I’m all about statistics and being able to quantify information, so when the following email appeared in my inbox, I paid close attention. A few specific bullet points caught my eye and made my mind wander. For example the email stated “In the time it takes you to read this…150-190 liters of ocean water will evaporate…96 Billion dollars worth of wealth will change hands…54 billion of these dollars will be going to someone more wealthy than the one parting with it.”
I thought, “Wow, those are some interesting statistics to think about….but wait, what does that mean?” As I read the last sentence of the email I found the meaning: “And finally, in the amount of time it takes you to read this, 247,000 people on the internet will read some sort of informational chart, graphic, or presentation that is wildly inaccurate and has absolutely no reference to any scientific studies.” The message hit home.
Just because the message sounds good, does not mean the content is accurate or without bias. Because I am naturally more inclined to pay attention to information that is quantified (as opposed to opinions), I may falsely believe I am a better critical thinker than others. However, if I take that information as fact without asking questions of my own, I fail. What do those stats mean? How was the study conducted? Who asked the questions? Who answered the questions? What were the questions? These are key questions asked by good critical thinkers.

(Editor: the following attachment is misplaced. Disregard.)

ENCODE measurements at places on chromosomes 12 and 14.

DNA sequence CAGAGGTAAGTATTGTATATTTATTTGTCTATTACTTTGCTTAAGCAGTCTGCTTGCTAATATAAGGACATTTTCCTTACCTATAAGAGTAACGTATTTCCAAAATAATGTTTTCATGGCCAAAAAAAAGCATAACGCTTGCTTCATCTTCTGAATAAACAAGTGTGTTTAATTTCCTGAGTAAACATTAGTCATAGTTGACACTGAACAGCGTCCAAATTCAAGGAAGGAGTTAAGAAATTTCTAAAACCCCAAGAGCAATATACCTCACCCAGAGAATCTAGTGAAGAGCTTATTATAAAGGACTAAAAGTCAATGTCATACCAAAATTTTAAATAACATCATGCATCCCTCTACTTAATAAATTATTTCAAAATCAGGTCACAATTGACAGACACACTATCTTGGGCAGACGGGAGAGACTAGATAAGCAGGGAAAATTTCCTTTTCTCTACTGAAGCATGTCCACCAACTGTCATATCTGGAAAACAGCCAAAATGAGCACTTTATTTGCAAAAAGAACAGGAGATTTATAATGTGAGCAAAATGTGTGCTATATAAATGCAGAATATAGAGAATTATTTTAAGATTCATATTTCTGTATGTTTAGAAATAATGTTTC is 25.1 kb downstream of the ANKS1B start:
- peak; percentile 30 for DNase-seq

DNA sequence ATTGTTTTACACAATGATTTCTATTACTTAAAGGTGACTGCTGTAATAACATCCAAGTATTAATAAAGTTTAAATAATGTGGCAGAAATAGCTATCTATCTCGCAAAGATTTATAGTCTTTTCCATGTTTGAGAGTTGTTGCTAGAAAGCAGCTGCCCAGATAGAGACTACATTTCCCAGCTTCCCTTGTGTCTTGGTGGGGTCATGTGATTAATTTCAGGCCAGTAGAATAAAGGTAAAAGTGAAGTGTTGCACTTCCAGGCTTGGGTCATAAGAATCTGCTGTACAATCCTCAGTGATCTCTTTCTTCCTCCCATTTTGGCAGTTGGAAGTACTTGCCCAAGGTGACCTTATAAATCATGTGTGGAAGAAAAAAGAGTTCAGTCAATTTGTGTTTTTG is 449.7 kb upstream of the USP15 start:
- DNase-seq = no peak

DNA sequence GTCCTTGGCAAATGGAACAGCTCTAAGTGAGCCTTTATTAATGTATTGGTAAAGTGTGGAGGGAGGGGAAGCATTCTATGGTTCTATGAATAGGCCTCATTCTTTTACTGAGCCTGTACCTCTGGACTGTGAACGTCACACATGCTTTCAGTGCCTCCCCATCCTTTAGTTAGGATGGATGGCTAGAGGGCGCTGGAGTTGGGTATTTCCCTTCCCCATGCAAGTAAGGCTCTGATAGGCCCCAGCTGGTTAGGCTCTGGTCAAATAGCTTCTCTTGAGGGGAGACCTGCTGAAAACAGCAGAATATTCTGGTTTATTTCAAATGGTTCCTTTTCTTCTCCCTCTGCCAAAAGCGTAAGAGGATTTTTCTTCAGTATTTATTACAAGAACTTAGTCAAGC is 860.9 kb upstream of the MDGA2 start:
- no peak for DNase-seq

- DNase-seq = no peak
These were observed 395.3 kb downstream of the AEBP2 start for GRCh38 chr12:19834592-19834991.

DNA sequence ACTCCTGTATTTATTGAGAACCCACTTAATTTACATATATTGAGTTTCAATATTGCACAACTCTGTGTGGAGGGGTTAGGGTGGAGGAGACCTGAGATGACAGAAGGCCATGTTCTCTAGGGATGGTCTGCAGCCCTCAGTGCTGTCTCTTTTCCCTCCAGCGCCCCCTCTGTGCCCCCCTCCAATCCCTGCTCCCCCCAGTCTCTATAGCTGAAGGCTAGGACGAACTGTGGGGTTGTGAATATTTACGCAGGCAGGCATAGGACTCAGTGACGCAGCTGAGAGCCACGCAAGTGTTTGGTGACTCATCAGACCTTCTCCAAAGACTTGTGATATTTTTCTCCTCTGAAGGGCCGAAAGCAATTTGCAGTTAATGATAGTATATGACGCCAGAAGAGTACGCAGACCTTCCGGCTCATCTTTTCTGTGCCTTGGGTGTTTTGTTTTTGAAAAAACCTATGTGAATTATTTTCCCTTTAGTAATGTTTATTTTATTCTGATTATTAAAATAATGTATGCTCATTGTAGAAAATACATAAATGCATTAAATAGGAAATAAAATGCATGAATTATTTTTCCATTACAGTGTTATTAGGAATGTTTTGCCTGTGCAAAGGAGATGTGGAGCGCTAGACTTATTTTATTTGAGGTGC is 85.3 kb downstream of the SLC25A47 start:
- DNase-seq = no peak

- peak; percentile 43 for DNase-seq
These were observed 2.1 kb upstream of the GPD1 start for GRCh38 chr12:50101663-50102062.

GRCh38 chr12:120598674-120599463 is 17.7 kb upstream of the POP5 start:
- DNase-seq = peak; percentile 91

Those who wish to deceive do so skillfully. Those who lack critical thinking skills lack the ability to see past an artfully crafted statement that uses compelling (yet meaningless) statistics. By Recognizing Assumptions, Evaluating Arguments, and Drawing Conclusions (RED Model), we can look further than the statements being “sold” to us and uncover biases, assumptions, spin, and other forms of fiction.
British Prime Minister Benjamin Disraeli said it best: “There are three kinds of lies: lies, damned lies, and statistics.” Improve your critical thinking skills and defeat those who wish to deceive you.Image Source Editor’s Note: Breanne Harris is the Solutions Architect for Pearson TalentLens. She works with customers to design selection and development plans that incorporate critical thinking assessments and training. She has a Master’s degree in Organizational Psychology and has experience in recruiting, training, and HR consulting. She is the chief blogger for Critical Thinkers and occasionally posts at ThinkWatson. Connect with her on LinkedIn and Twitter for more of her thoughts.